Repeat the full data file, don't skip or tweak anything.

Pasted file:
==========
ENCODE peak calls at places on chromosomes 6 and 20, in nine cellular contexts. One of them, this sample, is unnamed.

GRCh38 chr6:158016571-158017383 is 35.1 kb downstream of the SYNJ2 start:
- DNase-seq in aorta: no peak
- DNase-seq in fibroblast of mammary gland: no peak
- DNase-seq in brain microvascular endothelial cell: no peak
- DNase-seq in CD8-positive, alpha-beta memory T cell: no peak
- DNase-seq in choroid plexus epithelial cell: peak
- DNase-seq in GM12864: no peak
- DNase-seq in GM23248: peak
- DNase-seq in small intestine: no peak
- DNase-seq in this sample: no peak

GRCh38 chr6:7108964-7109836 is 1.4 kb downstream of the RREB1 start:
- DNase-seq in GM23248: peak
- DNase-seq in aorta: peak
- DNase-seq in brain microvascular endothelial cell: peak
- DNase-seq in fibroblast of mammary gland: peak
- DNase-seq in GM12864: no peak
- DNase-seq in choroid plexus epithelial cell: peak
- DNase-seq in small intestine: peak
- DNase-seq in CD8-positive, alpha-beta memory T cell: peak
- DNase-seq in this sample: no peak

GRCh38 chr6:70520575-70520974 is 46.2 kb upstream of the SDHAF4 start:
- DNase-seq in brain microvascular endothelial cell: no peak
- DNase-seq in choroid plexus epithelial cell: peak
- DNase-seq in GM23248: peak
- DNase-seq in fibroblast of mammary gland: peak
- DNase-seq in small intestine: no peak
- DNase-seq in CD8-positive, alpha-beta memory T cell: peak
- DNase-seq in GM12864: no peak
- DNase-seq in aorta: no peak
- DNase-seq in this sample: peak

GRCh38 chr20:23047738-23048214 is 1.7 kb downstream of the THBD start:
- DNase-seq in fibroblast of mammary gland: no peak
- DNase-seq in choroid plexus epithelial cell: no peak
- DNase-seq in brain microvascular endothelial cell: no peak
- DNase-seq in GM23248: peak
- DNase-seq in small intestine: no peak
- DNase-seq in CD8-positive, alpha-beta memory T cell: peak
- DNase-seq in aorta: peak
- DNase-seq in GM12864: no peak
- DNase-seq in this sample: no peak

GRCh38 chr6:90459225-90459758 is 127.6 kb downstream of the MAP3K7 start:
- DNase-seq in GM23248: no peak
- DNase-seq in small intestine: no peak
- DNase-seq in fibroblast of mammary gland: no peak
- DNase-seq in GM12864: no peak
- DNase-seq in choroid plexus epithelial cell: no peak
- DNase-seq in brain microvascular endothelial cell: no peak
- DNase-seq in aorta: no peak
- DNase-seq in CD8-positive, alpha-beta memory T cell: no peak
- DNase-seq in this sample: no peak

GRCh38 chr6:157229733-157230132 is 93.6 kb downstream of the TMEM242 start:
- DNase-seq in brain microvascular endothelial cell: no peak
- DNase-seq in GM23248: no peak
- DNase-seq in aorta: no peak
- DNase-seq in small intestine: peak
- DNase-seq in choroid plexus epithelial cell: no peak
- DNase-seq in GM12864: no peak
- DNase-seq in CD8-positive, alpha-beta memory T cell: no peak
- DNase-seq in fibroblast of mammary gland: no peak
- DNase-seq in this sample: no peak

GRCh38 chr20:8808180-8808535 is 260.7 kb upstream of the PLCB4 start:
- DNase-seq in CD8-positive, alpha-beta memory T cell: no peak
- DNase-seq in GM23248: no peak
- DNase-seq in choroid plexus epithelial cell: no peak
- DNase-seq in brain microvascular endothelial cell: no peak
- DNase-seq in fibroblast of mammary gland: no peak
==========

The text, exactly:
ENCODE peak calls at places on chromosomes 6 and 20, in nine cellular contexts. One of them, this sample, is unnamed.

GRCh38 chr6:158016571-158017383 is 35.1 kb downstream of the SYNJ2 start:
- DNase-seq in aorta: no peak
- DNase-seq in fibroblast of mammary gland: no peak
- DNase-seq in brain microvascular endothelial cell: no peak
- DNase-seq in CD8-positive, alpha-beta memory T cell: no peak
- DNase-seq in choroid plexus epithelial cell: peak
- DNase-seq in GM12864: no peak
- DNase-seq in GM23248: peak
- DNase-seq in small intestine: no peak
- DNase-seq in this sample: no peak

GRCh38 chr6:7108964-7109836 is 1.4 kb downstream of the RREB1 start:
- DNase-seq in GM23248: peak
- DNase-seq in aorta: peak
- DNase-seq in brain microvascular endothelial cell: peak
- DNase-seq in fibroblast of mammary gland: peak
- DNase-seq in GM12864: no peak
- DNase-seq in choroid plexus epithelial cell: peak
- DNase-seq in small intestine: peak
- DNase-seq in CD8-positive, alpha-beta memory T cell: peak
- DNase-seq in this sample: no peak

GRCh38 chr6:70520575-70520974 is 46.2 kb upstream of the SDHAF4 start:
- DNase-seq in brain microvascular endothelial cell: no peak
- DNase-seq in choroid plexus epithelial cell: peak
- DNase-seq in GM23248: peak
- DNase-seq in fibroblast of mammary gland: peak
- DNase-seq in small intestine: no peak
- DNase-seq in CD8-positive, alpha-beta memory T cell: peak
- DNase-seq in GM12864: no peak
- DNase-seq in aorta: no peak
- DNase-seq in this sample: peak

GRCh38 chr20:23047738-23048214 is 1.7 kb downstream of the THBD start:
- DNase-seq in fibroblast of mammary gland: no peak
- DNase-seq in choroid plexus epithelial cell: no peak
- DNase-seq in brain microvascular endothelial cell: no peak
- DNase-seq in GM23248: peak
- DNase-seq in small intestine: no peak
- DNase-seq in CD8-positive, alpha-beta memory T cell: peak
- DNase-seq in aorta: peak
- DNase-seq in GM12864: no peak
- DNase-seq in this sample: no peak

GRCh38 chr6:90459225-90459758 is 127.6 kb downstream of the MAP3K7 start:
- DNase-seq in GM23248: no peak
- DNase-seq in small intestine: no peak
- DNase-seq in fibroblast of mammary gland: no peak
- DNase-seq in GM12864: no peak
- DNase-seq in choroid plexus epithelial cell: no peak
- DNase-seq in brain microvascular endothelial cell: no peak
- DNase-seq in aorta: no peak
- DNase-seq in CD8-positive, alpha-beta memory T cell: no peak
- DNase-seq in this sample: no peak

GRCh38 chr6:157229733-157230132 is 93.6 kb downstream of the TMEM242 start:
- DNase-seq in brain microvascular endothelial cell: no peak
- DNase-seq in GM23248: no peak
- DNase-seq in aorta: no peak
- DNase-seq in small intestine: peak
- DNase-seq in choroid plexus epithelial cell: no peak
- DNase-seq in GM12864: no peak
- DNase-seq in CD8-positive, alpha-beta memory T cell: no peak
- DNase-seq in fibroblast of mammary gland: no peak
- DNase-seq in this sample: no peak

GRCh38 chr20:8808180-8808535 is 260.7 kb upstream of the PLCB4 start:
- DNase-seq in CD8-positive, alpha-beta memory T cell: no peak
- DNase-seq in GM23248: no peak
- DNase-seq in choroid plexus epithelial cell: no peak
- DNase-seq in brain microvascular endothelial cell: no peak
- DNase-seq in fibroblast of mammary gland: no peak